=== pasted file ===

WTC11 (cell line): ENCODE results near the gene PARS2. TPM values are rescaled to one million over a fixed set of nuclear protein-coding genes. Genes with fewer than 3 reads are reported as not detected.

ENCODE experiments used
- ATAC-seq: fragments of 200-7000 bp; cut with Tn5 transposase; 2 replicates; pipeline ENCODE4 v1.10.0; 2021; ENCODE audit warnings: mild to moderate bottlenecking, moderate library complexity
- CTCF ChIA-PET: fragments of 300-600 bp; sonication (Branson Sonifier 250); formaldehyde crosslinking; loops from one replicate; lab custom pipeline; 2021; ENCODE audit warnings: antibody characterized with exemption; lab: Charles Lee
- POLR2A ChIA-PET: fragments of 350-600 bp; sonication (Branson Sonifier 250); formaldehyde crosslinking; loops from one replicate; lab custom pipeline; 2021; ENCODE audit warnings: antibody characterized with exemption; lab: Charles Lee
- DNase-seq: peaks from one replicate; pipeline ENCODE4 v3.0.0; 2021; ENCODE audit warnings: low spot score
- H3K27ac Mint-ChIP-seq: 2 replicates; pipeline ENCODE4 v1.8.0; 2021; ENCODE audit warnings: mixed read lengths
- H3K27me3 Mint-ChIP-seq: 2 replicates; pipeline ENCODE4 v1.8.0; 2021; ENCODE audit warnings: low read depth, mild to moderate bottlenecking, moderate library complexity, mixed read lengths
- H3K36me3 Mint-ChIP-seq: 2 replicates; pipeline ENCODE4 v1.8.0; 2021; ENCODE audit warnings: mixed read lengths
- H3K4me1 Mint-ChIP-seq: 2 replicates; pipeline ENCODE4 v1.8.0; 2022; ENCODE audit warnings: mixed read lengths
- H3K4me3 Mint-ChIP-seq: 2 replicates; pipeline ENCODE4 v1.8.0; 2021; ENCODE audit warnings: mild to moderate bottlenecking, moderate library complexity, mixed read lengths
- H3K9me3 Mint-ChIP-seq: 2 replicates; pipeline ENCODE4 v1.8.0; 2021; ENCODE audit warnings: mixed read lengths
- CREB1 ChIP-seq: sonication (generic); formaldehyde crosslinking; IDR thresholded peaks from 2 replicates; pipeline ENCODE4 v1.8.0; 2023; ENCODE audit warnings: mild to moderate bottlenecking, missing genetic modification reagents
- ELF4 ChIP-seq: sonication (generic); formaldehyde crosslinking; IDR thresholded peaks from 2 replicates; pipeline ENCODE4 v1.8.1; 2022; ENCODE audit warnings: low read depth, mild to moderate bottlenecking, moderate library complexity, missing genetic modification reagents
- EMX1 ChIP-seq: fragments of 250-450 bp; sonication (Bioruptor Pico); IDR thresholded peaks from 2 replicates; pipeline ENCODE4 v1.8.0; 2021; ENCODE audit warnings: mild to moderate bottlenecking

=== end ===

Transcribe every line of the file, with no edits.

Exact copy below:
WTC11 (cell line): ENCODE results near the gene PARS2. TPM values are rescaled to one million over a fixed set of nuclear protein-coding genes. Genes with fewer than 3 reads are reported as not detected.

ENCODE experiments used
- ATAC-seq: fragments of 200-7000 bp; cut with Tn5 transposase; 2 replicates; pipeline ENCODE4 v1.10.0; 2021; ENCODE audit warnings: mild to moderate bottlenecking, moderate library complexity
- CTCF ChIA-PET: fragments of 300-600 bp; sonication (Branson Sonifier 250); formaldehyde crosslinking; loops from one replicate; lab custom pipeline; 2021; ENCODE audit warnings: antibody characterized with exemption; lab: Charles Lee
- POLR2A ChIA-PET: fragments of 350-600 bp; sonication (Branson Sonifier 250); formaldehyde crosslinking; loops from one replicate; lab custom pipeline; 2021; ENCODE audit warnings: antibody characterized with exemption; lab: Charles Lee
- DNase-seq: peaks from one replicate; pipeline ENCODE4 v3.0.0; 2021; ENCODE audit warnings: low spot score
- H3K27ac Mint-ChIP-seq: 2 replicates; pipeline ENCODE4 v1.8.0; 2021; ENCODE audit warnings: mixed read lengths
- H3K27me3 Mint-ChIP-seq: 2 replicates; pipeline ENCODE4 v1.8.0; 2021; ENCODE audit warnings: low read depth, mild to moderate bottlenecking, moderate library complexity, mixed read lengths
- H3K36me3 Mint-ChIP-seq: 2 replicates; pipeline ENCODE4 v1.8.0; 2021; ENCODE audit warnings: mixed read lengths
- H3K4me1 Mint-ChIP-seq: 2 replicates; pipeline ENCODE4 v1.8.0; 2022; ENCODE audit warnings: mixed read lengths
- H3K4me3 Mint-ChIP-seq: 2 replicates; pipeline ENCODE4 v1.8.0; 2021; ENCODE audit warnings: mild to moderate bottlenecking, moderate library complexity, mixed read lengths
- H3K9me3 Mint-ChIP-seq: 2 replicates; pipeline ENCODE4 v1.8.0; 2021; ENCODE audit warnings: mixed read lengths
- CREB1 ChIP-seq: sonication (generic); formaldehyde crosslinking; IDR thresholded peaks from 2 replicates; pipeline ENCODE4 v1.8.0; 2023; ENCODE audit warnings: mild to moderate bottlenecking, missing genetic modification reagents
- ELF4 ChIP-seq: sonication (generic); formaldehyde crosslinking; IDR thresholded peaks from 2 replicates; pipeline ENCODE4 v1.8.1; 2022; ENCODE audit warnings: low read depth, mild to moderate bottlenecking, moderate library complexity, missing genetic modification reagents
- EMX1 ChIP-seq: fragments of 250-450 bp; sonication (Bioruptor Pico); IDR thresholded peaks from 2 replicates; pipeline ENCODE4 v1.8.0; 2021; ENCODE audit warnings: mild to moderate bottlenecking